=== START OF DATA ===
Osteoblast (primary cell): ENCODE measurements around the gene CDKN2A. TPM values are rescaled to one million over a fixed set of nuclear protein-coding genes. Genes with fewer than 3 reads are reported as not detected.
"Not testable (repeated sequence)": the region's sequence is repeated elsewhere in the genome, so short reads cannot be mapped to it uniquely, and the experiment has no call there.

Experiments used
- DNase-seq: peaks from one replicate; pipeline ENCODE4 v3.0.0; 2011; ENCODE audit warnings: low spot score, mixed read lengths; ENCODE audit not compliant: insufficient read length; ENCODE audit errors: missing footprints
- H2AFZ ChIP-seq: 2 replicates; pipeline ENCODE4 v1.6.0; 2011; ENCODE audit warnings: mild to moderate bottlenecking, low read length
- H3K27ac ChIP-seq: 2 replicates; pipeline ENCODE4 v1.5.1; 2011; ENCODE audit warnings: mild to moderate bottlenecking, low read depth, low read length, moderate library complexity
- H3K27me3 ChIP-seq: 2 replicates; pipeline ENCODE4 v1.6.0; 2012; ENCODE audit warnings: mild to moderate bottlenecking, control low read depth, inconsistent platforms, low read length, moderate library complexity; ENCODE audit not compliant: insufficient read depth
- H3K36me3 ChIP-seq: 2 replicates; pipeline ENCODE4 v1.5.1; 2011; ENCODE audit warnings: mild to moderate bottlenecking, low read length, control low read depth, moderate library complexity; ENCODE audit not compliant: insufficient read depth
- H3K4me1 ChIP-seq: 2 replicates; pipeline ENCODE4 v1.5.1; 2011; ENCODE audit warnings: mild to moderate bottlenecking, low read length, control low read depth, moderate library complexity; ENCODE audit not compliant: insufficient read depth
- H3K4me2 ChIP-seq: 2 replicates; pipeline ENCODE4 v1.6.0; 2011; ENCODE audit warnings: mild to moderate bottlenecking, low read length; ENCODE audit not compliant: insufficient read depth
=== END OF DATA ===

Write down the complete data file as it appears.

Osteoblast (primary cell): ENCODE measurements around the gene CDKN2A. TPM values are rescaled to one million over a fixed set of nuclear protein-coding genes. Genes with fewer than 3 reads are reported as not detected.
"Not testable (repeated sequence)": the region's sequence is repeated elsewhere in the genome, so short reads cannot be mapped to it uniquely, and the experiment has no call there.

Experiments used
- DNase-seq: peaks from one replicate; pipeline ENCODE4 v3.0.0; 2011; ENCODE audit warnings: low spot score, mixed read lengths; ENCODE audit not compliant: insufficient read length; ENCODE audit errors: missing footprints
- H2AFZ ChIP-seq: 2 replicates; pipeline ENCODE4 v1.6.0; 2011; ENCODE audit warnings: mild to moderate bottlenecking, low read length
- H3K27ac ChIP-seq: 2 replicates; pipeline ENCODE4 v1.5.1; 2011; ENCODE audit warnings: mild to moderate bottlenecking, low read depth, low read length, moderate library complexity
- H3K27me3 ChIP-seq: 2 replicates; pipeline ENCODE4 v1.6.0; 2012; ENCODE audit warnings: mild to moderate bottlenecking, control low read depth, inconsistent platforms, low read length, moderate library complexity; ENCODE audit not compliant: insufficient read depth
- H3K36me3 ChIP-seq: 2 replicates; pipeline ENCODE4 v1.5.1; 2011; ENCODE audit warnings: mild to moderate bottlenecking, low read length, control low read depth, moderate library complexity; ENCODE audit not compliant: insufficient read depth
- H3K4me1 ChIP-seq: 2 replicates; pipeline ENCODE4 v1.5.1; 2011; ENCODE audit warnings: mild to moderate bottlenecking, low read length, control low read depth, moderate library complexity; ENCODE audit not compliant: insufficient read depth
- H3K4me2 ChIP-seq: 2 replicates; pipeline ENCODE4 v1.6.0; 2011; ENCODE audit warnings: mild to moderate bottlenecking, low read length; ENCODE audit not compliant: insufficient read depth